Klingons have ridges and Cardassians have spoons. A lot of aliens don’t even have that. The Centauri only look alien because their entire population, at least the men, have had bad dreams. Unless you factor in their… high numerical value… there isn’t much difference. The reason for this is obvious, casting persons are limited to hiring humans. A trip out of the solar system is a little beyond the budget of most television programs.
Actors like Andreas Katsulas do a great job in presenting alien characters. CGI just wasn’t up to the task back then. Even today it struggles with presenting characters. I don’t need to say the name do I? The film, the infamous film, and its sequels? It will remain nameless, was released 15 years ago. 15 years ago! Goodness me I’m old! I’m old enough, or rather was young enough at the time, to actually think the film was good.
Real actors are therefore the way to go. Film makers though are stuck between a rock and a hard place. I apologise to my writing teachers for employing a cliche – but damn it it’s true. Film makes either have an actor in prosthetics or fake looking CGi.
Consider the Gorn. In Arena the Gorn was played by a man in a suit and in In a Mirror Darkly Part II it was CGI – it is arguable which is worse.
I’ve just been reading Doors into Chaos, the third book in the Gateways series, and featuring the Gorn. I found it hard to imagine them. I kept seeing the CGI blob of their Enterprise appearance and not the ‘real’ creature. Perhaps this is understandable as I’m dealing with a creature I know from TV. However this seems to happen to me even when it is an entirely original piece of work. Yes, I think my mind is defective. When I try to imagine an alien in a novel my mind seems to bring up what it would look like if it was having to be put together for a film – stupid brain.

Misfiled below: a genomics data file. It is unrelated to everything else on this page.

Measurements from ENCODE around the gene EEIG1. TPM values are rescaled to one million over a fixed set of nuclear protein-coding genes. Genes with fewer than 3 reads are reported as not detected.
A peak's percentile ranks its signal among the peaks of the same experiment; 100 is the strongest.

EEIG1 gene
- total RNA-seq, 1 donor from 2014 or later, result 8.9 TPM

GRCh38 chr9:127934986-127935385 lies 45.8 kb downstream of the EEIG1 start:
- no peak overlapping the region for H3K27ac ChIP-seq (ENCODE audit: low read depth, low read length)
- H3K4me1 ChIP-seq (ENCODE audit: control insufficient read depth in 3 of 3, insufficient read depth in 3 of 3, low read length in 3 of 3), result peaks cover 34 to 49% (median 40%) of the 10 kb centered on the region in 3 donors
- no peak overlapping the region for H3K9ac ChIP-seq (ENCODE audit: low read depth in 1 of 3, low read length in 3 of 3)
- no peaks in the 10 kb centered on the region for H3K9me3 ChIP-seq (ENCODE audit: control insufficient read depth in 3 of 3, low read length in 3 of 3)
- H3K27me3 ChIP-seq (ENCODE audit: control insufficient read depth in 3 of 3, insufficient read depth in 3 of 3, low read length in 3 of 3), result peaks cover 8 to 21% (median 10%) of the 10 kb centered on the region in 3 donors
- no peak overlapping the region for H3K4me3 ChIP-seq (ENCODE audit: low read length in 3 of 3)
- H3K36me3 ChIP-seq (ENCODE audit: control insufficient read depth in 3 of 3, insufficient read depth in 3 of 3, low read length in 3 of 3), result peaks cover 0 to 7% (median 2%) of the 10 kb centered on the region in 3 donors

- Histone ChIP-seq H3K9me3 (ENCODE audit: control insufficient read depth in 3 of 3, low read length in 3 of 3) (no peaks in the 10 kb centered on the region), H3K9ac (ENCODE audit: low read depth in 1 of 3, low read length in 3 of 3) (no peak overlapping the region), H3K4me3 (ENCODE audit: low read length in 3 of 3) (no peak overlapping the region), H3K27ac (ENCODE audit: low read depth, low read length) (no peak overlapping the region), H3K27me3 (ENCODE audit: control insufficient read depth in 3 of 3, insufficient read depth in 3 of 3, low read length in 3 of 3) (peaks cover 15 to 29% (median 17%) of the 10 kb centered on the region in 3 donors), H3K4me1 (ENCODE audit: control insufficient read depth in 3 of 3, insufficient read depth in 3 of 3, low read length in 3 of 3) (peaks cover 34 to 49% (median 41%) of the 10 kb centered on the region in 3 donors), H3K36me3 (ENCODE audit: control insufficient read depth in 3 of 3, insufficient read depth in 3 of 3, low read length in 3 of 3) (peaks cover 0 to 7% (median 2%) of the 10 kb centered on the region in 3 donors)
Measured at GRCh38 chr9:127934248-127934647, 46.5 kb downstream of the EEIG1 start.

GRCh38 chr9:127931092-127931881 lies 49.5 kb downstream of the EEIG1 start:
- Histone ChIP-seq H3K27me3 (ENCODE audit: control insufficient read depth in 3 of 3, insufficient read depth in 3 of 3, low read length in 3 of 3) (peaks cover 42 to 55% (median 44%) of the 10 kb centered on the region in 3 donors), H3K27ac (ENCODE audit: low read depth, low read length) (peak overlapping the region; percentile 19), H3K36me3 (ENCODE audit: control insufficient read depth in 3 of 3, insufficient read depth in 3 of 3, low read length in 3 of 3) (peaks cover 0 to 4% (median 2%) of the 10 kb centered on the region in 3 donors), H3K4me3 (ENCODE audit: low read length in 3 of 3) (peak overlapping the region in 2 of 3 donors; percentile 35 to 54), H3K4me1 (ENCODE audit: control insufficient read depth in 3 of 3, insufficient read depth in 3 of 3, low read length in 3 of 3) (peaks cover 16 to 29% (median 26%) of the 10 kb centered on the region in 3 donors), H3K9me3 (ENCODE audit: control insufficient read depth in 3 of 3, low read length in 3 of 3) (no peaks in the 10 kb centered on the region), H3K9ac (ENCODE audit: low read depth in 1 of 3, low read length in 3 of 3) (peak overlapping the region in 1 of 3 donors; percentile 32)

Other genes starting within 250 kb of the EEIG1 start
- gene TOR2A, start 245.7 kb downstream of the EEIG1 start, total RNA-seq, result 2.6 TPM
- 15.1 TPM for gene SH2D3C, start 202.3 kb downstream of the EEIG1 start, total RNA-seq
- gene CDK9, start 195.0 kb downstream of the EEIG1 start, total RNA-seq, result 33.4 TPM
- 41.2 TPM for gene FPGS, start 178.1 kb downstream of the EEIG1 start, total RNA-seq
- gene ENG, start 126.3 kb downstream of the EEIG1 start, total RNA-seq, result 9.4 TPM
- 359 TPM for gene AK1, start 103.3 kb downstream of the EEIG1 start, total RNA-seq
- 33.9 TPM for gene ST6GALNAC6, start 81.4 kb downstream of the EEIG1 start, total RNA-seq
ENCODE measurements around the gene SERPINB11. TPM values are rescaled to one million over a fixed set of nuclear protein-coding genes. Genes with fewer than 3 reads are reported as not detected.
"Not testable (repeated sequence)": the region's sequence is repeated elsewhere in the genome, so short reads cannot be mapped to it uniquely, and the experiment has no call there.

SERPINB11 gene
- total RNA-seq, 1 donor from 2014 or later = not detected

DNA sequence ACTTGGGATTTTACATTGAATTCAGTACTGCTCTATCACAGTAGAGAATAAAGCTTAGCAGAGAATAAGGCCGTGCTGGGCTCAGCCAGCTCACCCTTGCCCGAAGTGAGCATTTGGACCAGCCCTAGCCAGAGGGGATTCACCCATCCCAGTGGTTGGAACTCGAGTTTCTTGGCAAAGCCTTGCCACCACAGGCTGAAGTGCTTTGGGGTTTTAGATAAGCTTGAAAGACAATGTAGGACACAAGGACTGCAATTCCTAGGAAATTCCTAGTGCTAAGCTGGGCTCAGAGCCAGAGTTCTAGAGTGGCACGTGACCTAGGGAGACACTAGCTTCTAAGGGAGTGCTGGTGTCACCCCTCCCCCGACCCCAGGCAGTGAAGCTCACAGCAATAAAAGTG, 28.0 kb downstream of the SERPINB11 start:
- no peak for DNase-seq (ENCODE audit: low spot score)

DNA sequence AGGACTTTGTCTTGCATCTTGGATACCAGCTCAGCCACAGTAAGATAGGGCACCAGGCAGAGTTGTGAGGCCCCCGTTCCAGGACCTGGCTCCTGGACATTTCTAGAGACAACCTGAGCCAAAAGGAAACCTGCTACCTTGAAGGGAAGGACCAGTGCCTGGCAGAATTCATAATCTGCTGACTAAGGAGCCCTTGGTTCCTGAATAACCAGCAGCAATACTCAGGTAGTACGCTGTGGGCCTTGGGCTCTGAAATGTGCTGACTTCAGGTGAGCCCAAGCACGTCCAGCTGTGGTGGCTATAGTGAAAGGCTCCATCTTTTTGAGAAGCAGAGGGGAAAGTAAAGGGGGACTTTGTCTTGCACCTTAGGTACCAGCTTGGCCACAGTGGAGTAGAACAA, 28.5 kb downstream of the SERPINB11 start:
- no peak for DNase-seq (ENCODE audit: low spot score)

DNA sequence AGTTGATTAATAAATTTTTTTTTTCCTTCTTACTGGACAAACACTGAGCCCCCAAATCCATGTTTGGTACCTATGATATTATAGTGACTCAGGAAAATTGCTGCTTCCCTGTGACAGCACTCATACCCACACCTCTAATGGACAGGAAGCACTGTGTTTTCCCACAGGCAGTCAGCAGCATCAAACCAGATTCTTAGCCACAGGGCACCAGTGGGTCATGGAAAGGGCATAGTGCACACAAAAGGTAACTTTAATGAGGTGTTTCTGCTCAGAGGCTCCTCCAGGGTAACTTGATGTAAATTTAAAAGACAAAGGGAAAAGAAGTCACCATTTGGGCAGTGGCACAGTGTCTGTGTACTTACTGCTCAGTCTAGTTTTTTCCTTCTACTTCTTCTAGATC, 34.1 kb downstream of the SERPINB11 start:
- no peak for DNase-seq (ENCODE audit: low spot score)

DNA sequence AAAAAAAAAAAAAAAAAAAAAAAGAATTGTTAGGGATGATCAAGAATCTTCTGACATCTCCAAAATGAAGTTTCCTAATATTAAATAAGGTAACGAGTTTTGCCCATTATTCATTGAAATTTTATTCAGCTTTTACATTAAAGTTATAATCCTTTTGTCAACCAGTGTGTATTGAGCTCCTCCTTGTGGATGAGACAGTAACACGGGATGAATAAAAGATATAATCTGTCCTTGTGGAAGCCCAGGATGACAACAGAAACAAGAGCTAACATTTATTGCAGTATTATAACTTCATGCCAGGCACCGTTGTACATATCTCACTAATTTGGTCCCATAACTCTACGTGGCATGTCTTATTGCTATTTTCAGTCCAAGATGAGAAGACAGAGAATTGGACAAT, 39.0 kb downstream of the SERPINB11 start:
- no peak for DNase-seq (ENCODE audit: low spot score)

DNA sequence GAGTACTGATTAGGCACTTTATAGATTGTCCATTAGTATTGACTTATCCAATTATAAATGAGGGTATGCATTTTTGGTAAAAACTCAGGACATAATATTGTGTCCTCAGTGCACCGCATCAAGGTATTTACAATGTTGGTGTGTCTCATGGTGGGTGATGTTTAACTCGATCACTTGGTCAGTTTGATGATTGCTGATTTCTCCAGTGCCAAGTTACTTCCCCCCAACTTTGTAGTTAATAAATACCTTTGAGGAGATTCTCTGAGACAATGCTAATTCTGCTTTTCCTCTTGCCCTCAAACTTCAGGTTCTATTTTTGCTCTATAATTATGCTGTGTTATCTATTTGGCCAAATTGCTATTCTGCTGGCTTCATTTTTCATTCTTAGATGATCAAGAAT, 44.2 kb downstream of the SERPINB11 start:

Sometimes I wounder if having humanoid aliens isn’t the best choice – even in books. If you have an alien that is very different from humans it is difficult to keep track of. You might be left thinking ‘Are they the ones with twelve tentacles or the ones with eighteen fingers the size of cocktail sausages.’ Maybe I just have a short… squirrel.
I’ve used that joke before. I don’t think it was funny then either.
From a story perspective aliens have to have some connection to humans. If we are too different, biologically, culturally, technologically, then there would be little or no interaction. If the aliens require arsenic to live we’re probably not going to enter into a dispute over planet everything-here-can-kill-you. Unless arsenic is of use to us in someway I don’t know – I don’t know a lot of things.
I was going to end with a great quote. It’s late and this is not a university essay so I’m not going to worry too much about exactitude. I’m going to attribute the quote to Dyson, not the vacuum cleaner man, the physicists. The quote is this: ‘Intelligent aliens may not only be stranger than we imagine; they may be stranger than we can imagine.’
I don’t know where you live so it could be any.